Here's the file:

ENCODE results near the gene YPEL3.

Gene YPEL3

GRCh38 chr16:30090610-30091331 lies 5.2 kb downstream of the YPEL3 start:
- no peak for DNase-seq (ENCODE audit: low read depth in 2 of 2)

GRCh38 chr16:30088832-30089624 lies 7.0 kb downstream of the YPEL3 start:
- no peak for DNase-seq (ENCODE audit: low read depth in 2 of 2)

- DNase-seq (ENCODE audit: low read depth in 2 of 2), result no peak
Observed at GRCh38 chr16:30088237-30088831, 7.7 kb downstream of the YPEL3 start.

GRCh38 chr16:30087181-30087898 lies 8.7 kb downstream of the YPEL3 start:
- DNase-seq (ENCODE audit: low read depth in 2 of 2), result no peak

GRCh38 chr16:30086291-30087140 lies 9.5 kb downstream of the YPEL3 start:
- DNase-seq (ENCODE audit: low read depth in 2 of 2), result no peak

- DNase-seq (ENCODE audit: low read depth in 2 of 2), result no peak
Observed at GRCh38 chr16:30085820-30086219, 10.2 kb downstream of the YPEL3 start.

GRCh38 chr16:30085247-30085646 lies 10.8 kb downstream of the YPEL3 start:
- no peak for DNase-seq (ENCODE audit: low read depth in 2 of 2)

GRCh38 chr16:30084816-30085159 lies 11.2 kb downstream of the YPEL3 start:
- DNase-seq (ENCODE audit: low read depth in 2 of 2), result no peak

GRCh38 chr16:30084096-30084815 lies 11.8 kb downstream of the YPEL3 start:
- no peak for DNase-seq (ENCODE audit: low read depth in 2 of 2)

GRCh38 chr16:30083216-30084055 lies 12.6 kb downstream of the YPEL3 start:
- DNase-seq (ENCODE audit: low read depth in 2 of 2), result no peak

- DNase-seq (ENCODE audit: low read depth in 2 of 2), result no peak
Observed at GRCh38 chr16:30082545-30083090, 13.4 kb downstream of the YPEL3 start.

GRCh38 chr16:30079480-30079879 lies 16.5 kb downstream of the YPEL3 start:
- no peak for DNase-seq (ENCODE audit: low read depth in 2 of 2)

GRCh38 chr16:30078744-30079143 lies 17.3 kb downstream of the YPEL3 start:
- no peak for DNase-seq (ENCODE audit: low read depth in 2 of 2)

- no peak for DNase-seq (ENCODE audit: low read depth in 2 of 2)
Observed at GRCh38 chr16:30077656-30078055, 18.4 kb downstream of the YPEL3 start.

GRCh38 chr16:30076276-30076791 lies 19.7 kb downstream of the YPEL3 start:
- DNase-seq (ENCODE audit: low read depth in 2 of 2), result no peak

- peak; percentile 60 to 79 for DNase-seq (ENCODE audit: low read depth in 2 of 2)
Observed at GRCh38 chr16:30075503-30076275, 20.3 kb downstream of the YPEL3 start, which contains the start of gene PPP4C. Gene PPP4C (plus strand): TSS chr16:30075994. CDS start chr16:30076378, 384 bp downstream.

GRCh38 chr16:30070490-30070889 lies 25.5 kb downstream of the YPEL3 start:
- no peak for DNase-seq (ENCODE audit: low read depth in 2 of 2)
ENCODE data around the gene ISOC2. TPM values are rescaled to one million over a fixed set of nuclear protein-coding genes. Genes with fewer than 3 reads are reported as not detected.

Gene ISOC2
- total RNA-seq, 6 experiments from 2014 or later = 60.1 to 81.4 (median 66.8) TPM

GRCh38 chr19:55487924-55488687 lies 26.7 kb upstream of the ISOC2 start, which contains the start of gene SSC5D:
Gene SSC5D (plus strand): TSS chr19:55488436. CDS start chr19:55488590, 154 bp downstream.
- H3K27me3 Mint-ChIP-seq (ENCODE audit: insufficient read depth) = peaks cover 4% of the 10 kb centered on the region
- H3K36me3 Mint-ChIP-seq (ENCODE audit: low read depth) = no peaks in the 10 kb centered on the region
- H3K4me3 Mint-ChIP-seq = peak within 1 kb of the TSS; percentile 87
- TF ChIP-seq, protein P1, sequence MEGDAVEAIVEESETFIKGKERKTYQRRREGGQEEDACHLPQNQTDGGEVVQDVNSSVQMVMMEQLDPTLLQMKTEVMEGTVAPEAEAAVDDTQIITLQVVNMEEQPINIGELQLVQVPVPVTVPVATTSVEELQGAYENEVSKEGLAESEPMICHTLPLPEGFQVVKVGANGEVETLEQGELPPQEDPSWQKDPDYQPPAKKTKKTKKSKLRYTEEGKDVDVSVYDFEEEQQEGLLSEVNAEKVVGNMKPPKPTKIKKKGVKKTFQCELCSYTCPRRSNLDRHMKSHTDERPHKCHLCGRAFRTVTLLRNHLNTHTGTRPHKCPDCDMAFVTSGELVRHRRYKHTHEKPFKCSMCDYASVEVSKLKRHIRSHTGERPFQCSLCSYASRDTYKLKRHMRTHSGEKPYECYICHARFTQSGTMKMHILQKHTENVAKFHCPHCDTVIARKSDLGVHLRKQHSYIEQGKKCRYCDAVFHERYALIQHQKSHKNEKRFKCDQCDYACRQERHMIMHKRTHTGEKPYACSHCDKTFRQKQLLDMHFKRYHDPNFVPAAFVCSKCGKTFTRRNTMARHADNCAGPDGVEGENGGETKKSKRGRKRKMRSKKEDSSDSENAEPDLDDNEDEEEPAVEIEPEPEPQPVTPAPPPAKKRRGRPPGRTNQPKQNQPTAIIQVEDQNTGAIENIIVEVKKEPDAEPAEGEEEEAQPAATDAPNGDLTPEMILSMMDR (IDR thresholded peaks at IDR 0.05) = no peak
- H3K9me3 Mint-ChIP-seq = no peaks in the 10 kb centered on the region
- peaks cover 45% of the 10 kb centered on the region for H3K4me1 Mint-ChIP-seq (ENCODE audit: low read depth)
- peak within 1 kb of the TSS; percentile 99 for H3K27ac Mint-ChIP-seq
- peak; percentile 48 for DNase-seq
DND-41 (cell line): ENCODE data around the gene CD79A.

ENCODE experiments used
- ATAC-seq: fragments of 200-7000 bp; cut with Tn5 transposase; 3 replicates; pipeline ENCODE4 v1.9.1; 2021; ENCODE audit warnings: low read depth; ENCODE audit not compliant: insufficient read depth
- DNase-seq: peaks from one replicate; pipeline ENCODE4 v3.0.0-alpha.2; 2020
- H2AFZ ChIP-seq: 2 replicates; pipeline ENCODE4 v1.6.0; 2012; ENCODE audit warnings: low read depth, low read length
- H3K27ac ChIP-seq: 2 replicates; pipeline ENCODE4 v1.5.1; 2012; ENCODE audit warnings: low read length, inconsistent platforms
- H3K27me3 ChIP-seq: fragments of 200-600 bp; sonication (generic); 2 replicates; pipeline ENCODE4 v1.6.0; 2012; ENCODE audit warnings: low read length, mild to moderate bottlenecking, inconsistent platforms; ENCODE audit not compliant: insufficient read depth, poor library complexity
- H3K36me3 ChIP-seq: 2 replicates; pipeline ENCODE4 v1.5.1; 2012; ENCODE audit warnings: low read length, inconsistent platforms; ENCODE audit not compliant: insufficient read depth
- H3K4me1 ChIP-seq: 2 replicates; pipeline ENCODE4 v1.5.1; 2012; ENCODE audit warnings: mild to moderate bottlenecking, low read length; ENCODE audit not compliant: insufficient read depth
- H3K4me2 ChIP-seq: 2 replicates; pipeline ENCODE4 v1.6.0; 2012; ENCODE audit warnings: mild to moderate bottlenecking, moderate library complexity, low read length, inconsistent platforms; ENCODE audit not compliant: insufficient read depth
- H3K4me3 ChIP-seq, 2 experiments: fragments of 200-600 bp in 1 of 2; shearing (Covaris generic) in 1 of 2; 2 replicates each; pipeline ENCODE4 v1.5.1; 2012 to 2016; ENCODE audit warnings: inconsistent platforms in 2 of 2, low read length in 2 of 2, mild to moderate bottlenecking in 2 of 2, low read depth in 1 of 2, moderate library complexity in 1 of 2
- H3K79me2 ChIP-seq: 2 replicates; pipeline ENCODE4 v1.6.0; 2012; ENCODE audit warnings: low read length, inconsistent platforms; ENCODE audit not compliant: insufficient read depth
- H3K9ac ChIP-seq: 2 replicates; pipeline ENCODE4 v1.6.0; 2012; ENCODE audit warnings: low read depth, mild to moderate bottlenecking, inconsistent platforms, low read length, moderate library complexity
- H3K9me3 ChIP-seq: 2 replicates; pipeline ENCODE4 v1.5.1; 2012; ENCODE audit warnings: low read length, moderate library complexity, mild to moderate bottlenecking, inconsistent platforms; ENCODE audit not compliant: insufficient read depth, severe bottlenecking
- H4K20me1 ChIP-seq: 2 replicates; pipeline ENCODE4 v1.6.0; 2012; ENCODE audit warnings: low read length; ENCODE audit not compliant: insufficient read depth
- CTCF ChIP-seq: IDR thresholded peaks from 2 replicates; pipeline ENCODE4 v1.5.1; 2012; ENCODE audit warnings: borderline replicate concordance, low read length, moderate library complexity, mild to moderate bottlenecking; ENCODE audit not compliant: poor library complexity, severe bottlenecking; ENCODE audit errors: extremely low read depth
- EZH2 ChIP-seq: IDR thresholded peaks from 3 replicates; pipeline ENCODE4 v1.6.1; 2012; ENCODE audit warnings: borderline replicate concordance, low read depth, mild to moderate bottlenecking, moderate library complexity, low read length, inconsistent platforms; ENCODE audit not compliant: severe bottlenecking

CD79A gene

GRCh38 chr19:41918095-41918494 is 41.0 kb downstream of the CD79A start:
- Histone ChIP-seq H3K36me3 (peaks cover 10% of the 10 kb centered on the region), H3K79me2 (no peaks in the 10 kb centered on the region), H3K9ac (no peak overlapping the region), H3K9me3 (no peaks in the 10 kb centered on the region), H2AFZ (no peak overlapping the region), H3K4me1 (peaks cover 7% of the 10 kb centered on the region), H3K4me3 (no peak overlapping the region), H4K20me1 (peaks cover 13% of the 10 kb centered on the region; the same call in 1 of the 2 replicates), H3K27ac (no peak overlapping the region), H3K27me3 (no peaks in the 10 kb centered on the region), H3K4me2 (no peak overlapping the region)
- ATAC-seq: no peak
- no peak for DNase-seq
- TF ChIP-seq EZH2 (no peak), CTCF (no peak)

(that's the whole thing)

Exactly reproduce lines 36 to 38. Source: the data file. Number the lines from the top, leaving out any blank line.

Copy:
- no peak for DNase-seq (ENCODE audit: low read depth in 2 of 2)
ENCODE data around the gene ISOC2. TPM values are rescaled to one million over a fixed set of nuclear protein-coding genes. Genes with fewer than 3 reads are reported as not detected.

Gene ISOC2